I spoke with Mayor Segarra in person at Elizabeth Park.
What are your top three favorite things (events, places, people, etc) about Hartford?
Before we sat down to talk outside of the Pond House, Segarra said a few words thanking representatives from Knox Parks and “Friends of” various city parks at a dinner in the Banquet Hall. In his remarks, he described the parks and green spaces as one of Hartford’s assets.
That’s the type of comment to expect when addressing an audience of park enthusiasts, but I wondered if he would be consistent when later I asked about the positive aspects of Hartford.
“The people, the diversity, the different communities of people, the culture” were ranked first on the mayor’s list of favorite things. This was followed by architecture, parks, and historical sites. He named the Lyric, Lyceum, Billings Forge, and the John E. Rogers House as examples of architecture and historical sites. Segarra described the old industrial buildings as being “underutilized” historical landmarks.
“Institutions — public, corporate, and religious” ranked third on his list of favorite things about Hartford. Among them, he named the United Way and Real Art Ways.
What are three specific and measurable actions you would take to boost the city?
“There’s just so much,” Segarra said, and paused.
Naming projects like the Swift Factory, Coltsville, and iQuilt, Segarra noted the need to “turn these plans into realities.” To get the financial resources, he said that the mayor “needs to be a good matchmaker to build partnerships” which are “key in this economy.”
“Economic expansion,” including increasing jobs and the Grand List, was described as another of Segarra’s priority items.
But, he said, “we have to build a place that people will want to come to,” which means focusing on “parks, arts, culture, and tourism.” There will be a new effort for marketing, he said, along with supporting small businesses.
How do you plan to deal with absentee landlords who neglect their properties?
“It does worry me,” he said, of the blighted properties. Part of the blight “is tied to housing crash, but part is due to landlord neglect.
Segarra said that the City has started working on this, but there is need for “someone who knows about development.” He would add more inspectors and attorneys, and pull more resources for demolition. He spoke about partnering with Habitat for Humanity; there is need to work “consistently” with the State and HUD.
How are you qualified for this job position?
I expected the mayor to respond with the easy answer that incumbents rely on: experience. While he did name experience, he did not give the standard I already know the ropes type of response. Instead, Segarra began by saying that he has worked for over three decades in the community.
“I worked my butt off,” he said, of the time when he was on the City Council. Segarra believed to have “demonstrated that [he] took the job seriously.”
When I spoke with Segarra, he had already put in more than a full day’s worth of work. At a time in the evening when most people are home with their families, he opted to sit and chat with a reporter. He noted that the job requires “you to give up your family,” a sacrifice he wondered if other candidates realized.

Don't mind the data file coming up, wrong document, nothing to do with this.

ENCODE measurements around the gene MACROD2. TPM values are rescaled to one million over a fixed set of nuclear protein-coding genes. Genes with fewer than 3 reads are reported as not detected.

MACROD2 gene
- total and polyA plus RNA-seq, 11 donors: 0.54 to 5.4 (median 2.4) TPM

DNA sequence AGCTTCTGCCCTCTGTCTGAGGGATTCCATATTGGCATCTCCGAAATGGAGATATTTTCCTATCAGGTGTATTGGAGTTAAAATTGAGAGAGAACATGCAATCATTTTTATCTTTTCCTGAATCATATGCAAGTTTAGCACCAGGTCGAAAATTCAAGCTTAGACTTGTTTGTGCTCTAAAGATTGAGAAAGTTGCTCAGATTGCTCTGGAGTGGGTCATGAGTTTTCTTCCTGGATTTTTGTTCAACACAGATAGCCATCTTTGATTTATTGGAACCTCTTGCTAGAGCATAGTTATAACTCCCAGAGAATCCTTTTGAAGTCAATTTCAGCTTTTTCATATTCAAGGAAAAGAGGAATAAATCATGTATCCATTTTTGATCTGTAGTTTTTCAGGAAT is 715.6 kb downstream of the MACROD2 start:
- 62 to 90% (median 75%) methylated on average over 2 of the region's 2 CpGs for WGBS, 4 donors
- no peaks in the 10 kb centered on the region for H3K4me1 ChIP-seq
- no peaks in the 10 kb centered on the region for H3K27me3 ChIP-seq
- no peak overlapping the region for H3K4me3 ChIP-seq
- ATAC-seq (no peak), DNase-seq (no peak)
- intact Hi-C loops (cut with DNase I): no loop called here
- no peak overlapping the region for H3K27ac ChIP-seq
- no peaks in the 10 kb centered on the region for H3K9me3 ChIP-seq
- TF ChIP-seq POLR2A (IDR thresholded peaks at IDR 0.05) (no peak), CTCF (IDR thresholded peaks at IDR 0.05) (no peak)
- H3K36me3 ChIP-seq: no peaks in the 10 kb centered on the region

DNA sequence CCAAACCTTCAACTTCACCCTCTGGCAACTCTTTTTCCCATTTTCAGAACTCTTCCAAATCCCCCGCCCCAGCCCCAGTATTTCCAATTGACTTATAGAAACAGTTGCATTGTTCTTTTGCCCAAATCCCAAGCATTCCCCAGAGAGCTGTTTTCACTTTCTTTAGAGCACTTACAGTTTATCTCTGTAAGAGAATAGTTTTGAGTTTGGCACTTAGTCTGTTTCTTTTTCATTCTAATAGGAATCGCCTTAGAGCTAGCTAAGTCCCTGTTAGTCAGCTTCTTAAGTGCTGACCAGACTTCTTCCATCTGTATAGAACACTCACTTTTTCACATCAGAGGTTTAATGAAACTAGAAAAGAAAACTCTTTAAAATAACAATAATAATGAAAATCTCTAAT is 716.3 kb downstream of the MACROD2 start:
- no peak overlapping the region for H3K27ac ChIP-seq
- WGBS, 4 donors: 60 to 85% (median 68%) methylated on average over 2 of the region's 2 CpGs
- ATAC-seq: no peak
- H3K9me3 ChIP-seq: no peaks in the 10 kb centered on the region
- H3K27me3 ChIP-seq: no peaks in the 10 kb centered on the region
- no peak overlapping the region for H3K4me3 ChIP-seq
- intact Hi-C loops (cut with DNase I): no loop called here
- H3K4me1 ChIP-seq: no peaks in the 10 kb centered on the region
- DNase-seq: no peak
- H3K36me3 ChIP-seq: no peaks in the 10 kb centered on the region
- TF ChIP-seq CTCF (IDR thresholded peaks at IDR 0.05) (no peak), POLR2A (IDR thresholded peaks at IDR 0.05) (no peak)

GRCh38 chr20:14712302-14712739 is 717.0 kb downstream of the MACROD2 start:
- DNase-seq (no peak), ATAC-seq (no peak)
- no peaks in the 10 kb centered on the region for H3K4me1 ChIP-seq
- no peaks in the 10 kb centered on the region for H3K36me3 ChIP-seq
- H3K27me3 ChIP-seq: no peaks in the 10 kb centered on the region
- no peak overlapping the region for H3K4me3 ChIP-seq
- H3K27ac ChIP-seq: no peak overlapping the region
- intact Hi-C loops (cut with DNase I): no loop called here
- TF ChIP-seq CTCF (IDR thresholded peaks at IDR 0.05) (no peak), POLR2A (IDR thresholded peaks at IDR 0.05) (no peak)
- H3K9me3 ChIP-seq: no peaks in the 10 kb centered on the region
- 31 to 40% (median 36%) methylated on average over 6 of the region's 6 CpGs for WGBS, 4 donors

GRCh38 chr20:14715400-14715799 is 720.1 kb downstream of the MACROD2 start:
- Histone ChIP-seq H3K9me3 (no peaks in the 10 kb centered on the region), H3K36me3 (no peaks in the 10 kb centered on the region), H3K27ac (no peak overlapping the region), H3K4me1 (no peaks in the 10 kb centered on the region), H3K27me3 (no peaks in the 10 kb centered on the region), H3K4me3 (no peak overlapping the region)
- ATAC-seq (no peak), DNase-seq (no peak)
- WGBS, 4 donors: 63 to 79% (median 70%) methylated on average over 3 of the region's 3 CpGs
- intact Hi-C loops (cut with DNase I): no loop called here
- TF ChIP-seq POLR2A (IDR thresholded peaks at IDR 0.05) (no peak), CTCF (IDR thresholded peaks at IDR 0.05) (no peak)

How do you keep your finger on Hartford’s pulse, and if elected, how will you make yourself available to your constituents?
By the time we reached this stage of the conversation, it felt silly to ask. People approached Segarra to ask him brief questions or just say hello. An elderly woman from West Hartford stopped over to tell him that she thinks he’s “doing a good job.” Segarra excused himself for a few minutes to speak with a constituent who was visiting Elizabeth Park with her friends. Though he did not say it, he has been approachable in a way that the previous mayor was not.
So, when he said, “I’m constantly meeting with people,” he really could not be accused of exaggeration.
Segarra described himself as being “very good at observation” and a “good listener.” When the conversation veered away from the interview questions, he was able to bring it back without asking for anything to be repeated.
He also said that he reads a lot and makes himself available at community meetings.
A good way to judge how in tune candidates are with the people and city is how often you see them at regular (re: not just the galas) events when they are not campaigning.
Note: Segarra himself sent me a “thank you” email following the interview.
To learn more about Mayor Segarra, visit his website, check out his Facebook page, or follow him on Twitter. You can also check out some of Real Hartford’s record of coverage on this candidate:
9 June 2011: Mayoral Candidate Forum Spotlights Pressing Issues like Robocars and Raspberries
8 June 2011: Mayoral Candidates: The Polished Version
21 March 2011: Green Ribbon Task Force Proposes
14 March 2011: State of the City 2011
28 September 2010: Developing Connective Tissue in Downtown
Reprinted with permission of Kerri Provost, author of the blog RealHartford.
To view other stories on this topic, search RealHartford at http://www.realhartford.org/.